The inconvenient truth here for me is that I'm recommending what is essentially a non-film because I agree with its politics and I'd like for more people to agree with me than disagree--it's a slideshow, but it's a good one, and unlike Michael Moore's flicks, it's cogent and filled with a preponderance of scientific fact. It's tempting to wish that An Inconvenient Truth had something like a narrative, but then there's Chris Paine's Who Killed the Electric Car?, which opens with a mock-funeral for the titular GM-produced EV-1 staged by the A-list of insufferable character actors (Ed Begley Jr., Peter Horton) to mourn the recall of their electric cars. Title cards tick off the possible suspects in the demise of the technology (OIL! BIG AUTO! CONSUMERS!)--it's like Murder on the Orient Express: everyone's guilty. But the victim isn't the car so much as it's the environment. Sound difficult to champion? It is. The film is well-meaning but so desperate to entertain that it begins to grate like the left-wing message has begun to grate on even the left wing. Smug and self-satisfied (if only, like "The Simpsons"' dig at Begley Jr., "self-satisfaction" could be tapped for energy), I learned a lot from Who Killed the Electric Car? (mainly that all the auto companies crushed their perfectly functional machines despite wide protest and demand), but can't be the only one cringing in the choir. Originally published: July 12, 2006.
by Bill Chambers Paramount presents An Inconvenient Truth on DVD in environmentally-friendly cardboard packaging with an ostensibly resealable plastic wrapper, although the adhesive is so tacky that I resorted to cutting the damn thing open. The film was shot in a variety of media and the 1.78:1 anamorphic widescreen transfer wisely goes the direct-from-digital route instead of using a 35mm blow-up as the source print; it's a deliberately mercurial presentation and any artifacts seem aesthetically organic. I'm less comfortable calling the Dolby Digital 5.1 audio intentionally flat, but it's really a utilitarian affair considering how hard the visuals try to hold our attention. That being said, it's more riveting than either of the two film-length commentaries, particularly the sycophantic producer's track featuring an individually-recorded Laurie David, Lawrence Bender, Scott Z. Burns, and Lesley Chilcott: at least in his solo yakker director Davis "Elisabeth Shue's Husband" Guggenheim doesn't spend all his time qualifying his passion for the project. I do wish he'd melted the ice caps on the Paramount logo as originally intended.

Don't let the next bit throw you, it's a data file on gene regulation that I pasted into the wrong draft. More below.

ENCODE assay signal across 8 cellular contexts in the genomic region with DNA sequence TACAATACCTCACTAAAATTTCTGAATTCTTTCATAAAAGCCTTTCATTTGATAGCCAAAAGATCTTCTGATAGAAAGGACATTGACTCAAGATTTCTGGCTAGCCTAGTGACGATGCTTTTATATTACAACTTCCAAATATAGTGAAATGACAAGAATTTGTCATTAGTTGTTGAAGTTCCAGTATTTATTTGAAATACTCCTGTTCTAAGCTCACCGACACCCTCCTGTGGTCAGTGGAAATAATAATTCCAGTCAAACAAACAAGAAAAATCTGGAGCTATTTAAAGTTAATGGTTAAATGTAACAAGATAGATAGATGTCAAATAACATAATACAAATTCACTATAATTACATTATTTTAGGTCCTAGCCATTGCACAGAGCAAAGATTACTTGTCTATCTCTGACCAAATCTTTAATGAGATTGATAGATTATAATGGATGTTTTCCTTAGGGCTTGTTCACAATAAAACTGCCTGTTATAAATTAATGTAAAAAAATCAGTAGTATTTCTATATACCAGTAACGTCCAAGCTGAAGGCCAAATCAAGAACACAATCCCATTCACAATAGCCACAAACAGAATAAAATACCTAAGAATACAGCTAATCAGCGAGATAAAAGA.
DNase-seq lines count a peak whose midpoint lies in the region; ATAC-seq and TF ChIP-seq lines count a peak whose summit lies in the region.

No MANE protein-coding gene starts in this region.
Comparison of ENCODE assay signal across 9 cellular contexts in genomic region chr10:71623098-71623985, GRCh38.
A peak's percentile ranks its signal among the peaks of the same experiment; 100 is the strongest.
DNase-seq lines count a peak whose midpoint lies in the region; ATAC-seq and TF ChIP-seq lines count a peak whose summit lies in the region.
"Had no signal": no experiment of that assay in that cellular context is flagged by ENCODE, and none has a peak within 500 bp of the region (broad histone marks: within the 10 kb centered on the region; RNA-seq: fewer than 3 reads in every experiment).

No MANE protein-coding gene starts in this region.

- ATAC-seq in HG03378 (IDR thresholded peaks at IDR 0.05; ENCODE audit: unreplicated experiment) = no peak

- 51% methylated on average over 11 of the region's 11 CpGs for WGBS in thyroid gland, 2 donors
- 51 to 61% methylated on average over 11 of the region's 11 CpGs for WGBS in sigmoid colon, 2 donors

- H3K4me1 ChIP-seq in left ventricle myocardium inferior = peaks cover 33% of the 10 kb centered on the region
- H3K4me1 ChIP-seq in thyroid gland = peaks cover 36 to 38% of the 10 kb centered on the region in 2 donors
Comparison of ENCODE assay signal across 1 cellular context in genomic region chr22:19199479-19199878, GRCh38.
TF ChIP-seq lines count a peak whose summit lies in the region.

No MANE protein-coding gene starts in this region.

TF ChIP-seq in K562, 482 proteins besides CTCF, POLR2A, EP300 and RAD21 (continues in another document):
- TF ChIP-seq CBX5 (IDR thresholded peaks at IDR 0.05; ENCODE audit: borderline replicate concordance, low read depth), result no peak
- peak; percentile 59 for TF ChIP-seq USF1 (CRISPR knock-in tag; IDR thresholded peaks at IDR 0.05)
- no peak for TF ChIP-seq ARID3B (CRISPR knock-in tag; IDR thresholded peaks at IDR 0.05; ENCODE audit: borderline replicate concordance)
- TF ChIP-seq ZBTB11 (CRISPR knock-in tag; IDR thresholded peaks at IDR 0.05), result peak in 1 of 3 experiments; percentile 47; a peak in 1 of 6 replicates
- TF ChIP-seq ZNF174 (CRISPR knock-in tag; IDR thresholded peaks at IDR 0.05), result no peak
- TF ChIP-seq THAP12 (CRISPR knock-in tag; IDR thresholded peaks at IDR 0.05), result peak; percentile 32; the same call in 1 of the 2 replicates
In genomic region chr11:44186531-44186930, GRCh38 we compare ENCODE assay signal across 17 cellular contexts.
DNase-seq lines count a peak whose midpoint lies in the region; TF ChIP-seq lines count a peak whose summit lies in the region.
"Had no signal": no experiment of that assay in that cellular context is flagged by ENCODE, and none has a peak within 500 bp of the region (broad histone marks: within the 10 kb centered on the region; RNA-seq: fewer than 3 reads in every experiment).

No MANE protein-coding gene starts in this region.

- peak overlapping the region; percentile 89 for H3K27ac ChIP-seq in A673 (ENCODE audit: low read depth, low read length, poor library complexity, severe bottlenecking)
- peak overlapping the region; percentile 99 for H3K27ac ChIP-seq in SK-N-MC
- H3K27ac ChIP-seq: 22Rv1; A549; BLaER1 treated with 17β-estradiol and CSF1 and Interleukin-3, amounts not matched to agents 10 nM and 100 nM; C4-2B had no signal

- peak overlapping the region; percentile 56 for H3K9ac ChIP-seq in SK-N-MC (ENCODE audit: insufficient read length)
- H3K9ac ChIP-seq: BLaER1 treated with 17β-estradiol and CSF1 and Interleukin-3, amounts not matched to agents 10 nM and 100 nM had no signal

Sparkhill assembles a couple of exclusive featurettes, starting with "An Update with Former Vice President Al Gore" (32 mins.), a mélange of extended scenes, fresh slides, and cutting-edge research conveyed via solemn talking-heads that brings us up to speed on a few new eco-horrors, such as the terrifying giant jellyfish (right), glacial earthquakes, and CO2 emissions courtesy our own thawing permafrost. Still, Gore is even more apt to see a silver lining here than he is in the film proper, at once expanding his discussion of the overpopulation problem with some encouraging data and suggesting that Australia, having since suffered a series of Katrina-like cyclones, is thisclose to reversing their position on the Kyoto treaty. The more tech-minded "The Making of An Inconvenient Truth" (11 mins.) offers a fitfully engaging fly-on-the-wall perspective of pre-production (as it pertained to the design and construction of the set) and the choreography of the multi-camera shoot; Guggenheim, not Gore, is the focus of this one. Rounding out the disc, the video for Melissa Etheridge's "I Need to Wake Up," though the ubiquitous anti-piracy PSA cues up automatically on startup. Originally published: November 20, 2006.